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Florida

Post by Tom Supergan » Fri, Jul 03 2009 11:05 pm

I discovered last year (2008) the reason it rains so peculiarly down here. It's because Florida is south of the subtropical jet stream. It's about 50% higher than the polar jet stream.

The diagram linked to below is out of proportion, but it actually shows pretty much how it rains down here. The rain clouds down here look like tall pillars, and the rain underneath them can be less than a quarter mile in diameter. It looks so funny to watch a downpour off one side of the road and still have it dry on the other side. Watching the water on the surface behind my house, if it isn't too windy, it can be glassy smooth on the right, then just six inches to the left, a complete downpour. I got it on video because I couldn't believe it was happening the first few times I watched it.

Took me nine years to find out why: we have Hadley cells down here instead of Ferrel cells.

http://en.wikipedia.org/wiki/Image:Jetcrosssection.jpg
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Florida in January, 2009

Post by Tom Supergan » Fri, Jul 03 2009 11:52 pm

The citrus ripened in November, a month earlier than normal. I have an orange tree, and a lot of the neighbors have grapefruit trees. They pick up the ones that fall on the ground and stack them up by the road for people to take. I usually grab 5 - 10 grapefruits whenever I see them.

The grass stays green in winter, but it goes semi-dormant, so it only has to be mowed about once a month. But this past week it started growing again, so may have to start mowing every 2 - 3 weeks for the next couple months. Then every week until November.

The trees started budding last week. We haven't had any freezing days yet. It usually frosts 3 or 4 days a year, during December and January.

My favorite thing about this time of year is that the days are getting longer! The difference in the length of the daytime is more constant down here than up north. I don't know exactly what the variance is, but it seems like dawn to dusk lasts 11 hours in the winter versus maybe 14 hours in summer. When I was in England in winter, it didn't get light until 8AM and the sun set before 4PM. Now those are short days.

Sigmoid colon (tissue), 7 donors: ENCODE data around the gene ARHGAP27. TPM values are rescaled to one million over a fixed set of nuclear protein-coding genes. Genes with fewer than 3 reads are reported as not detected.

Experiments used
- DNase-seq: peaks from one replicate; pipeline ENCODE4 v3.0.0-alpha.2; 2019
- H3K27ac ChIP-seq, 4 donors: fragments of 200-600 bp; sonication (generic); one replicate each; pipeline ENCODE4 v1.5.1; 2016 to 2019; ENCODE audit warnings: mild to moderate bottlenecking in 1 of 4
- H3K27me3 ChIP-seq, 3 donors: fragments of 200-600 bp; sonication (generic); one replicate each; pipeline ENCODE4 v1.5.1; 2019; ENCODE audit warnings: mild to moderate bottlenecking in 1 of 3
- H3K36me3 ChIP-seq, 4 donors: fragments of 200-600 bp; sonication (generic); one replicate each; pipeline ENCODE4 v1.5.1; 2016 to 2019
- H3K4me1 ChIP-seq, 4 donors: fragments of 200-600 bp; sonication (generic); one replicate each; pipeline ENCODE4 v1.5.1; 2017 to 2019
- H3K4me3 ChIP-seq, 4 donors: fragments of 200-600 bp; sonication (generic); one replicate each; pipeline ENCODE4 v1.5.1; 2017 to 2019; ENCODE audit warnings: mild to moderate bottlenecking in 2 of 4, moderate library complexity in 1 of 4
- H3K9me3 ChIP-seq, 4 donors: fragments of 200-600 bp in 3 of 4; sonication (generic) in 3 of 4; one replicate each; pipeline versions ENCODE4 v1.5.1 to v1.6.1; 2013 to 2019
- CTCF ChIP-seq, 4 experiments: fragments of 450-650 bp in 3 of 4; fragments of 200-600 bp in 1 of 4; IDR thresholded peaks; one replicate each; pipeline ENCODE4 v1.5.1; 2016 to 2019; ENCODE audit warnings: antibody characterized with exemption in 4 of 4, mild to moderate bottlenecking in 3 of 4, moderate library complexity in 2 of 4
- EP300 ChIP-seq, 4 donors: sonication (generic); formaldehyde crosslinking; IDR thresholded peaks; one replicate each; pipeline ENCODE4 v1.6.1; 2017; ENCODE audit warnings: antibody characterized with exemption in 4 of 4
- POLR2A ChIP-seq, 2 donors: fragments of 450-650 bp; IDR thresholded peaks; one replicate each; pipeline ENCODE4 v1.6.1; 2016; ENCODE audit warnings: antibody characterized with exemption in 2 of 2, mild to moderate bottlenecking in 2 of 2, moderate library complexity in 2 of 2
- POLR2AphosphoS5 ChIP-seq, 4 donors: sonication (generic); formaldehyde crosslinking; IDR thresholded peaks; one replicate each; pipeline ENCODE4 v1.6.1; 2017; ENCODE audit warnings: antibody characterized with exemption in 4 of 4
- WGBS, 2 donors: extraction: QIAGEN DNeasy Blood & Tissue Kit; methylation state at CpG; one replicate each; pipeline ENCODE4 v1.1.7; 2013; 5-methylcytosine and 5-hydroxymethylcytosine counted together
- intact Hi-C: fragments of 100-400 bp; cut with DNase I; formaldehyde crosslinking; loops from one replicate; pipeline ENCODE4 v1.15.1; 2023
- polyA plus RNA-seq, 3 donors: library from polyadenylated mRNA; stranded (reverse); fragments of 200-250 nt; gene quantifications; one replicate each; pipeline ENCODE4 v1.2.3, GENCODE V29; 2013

The temperature is more regular, too. Now it is varying from 50 degrees at night to 70 degrees daytime, which is pretty warm for this time of year. During summer, it is 75 at night and 90 daytime almost every day through the summer. Sometimes the temperature stays constantly above 82 degrees for a couple weeks straight, but it hasn't been over 100 degrees in decades.

The dolphins usually come through once or twice a day during July and August, but this year I've seen them every month since summer. Last month, 3 or 4 juveniles were chasing each other, playing some sort of game, around 4AM. They're supposed to sleep at night, like manatees do, floating at the surface with their blowhole above the waterline.

We get to see the space shuttles launching on the other side of Florida, 150 miles away. Fifteen minutes after launch, we can hear the launch, but just barely. And we can hear the sonic booms (small boom from nose, and larger boom from tail?) when it is landing. Being on the Gulf of Mexico coastline, the tops of clouds over the Atlantic Ocean 150 to 200 miles away appear just over our eastern horizon.

Five years ago, the largest fire recorded in the U.S. blotted out the sun, and cut visibility down to 100 yards throughout half the state. The fire was over 200 miles away, in a swamp on the Georgian border. No one died, so it didn't make the news. I was shocked how oblivious people were to what was going on. It took over a week for me to find another person that knew it was smoke from a fire. I gagged whenever I went outside. It smelled just like a campfire, as most of the fuel was pine trees. The people I asked just thought is was a strange, long lasting fog, or simply didn't notice until I pointed it out to them: "Look at it, you can't even see across the street." "Oh, yeah, I guess it isn't normally like that." It took 6" of rain to put it out after burning for weeks.
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Central Florida, Sep 30, 2009

Post by Tom Supergan » Wed, Sep 30 2009 9:39 am

This morning the weather finally cooled down. :D This has been the longest summer in the ten years I've been living here. The hottest June and September made it especially long, hot, and humid. But today the season changed.

It dropped from 92 degrees and 90% humidity yesterday to 70 degrees and 65% humidity this morning, and it's holding so far at 9:30AM. Most mornings since June it has been near 100% humidity, so 65% feels quite refreshing.

The seasons change quickly here, usually only having low humidity for 2 - 4 weeks in May and another 2 - 4 weeks in October. So it's pretty much just two seasons: hot and humid summers and chilly and humid winters, with a month or less transition in between. It's typical all through summer to have temperatures between 80 degrees at night and 92 - 95 degrees during the day. So the temperature only varies 15 degrees for 4 months straight.
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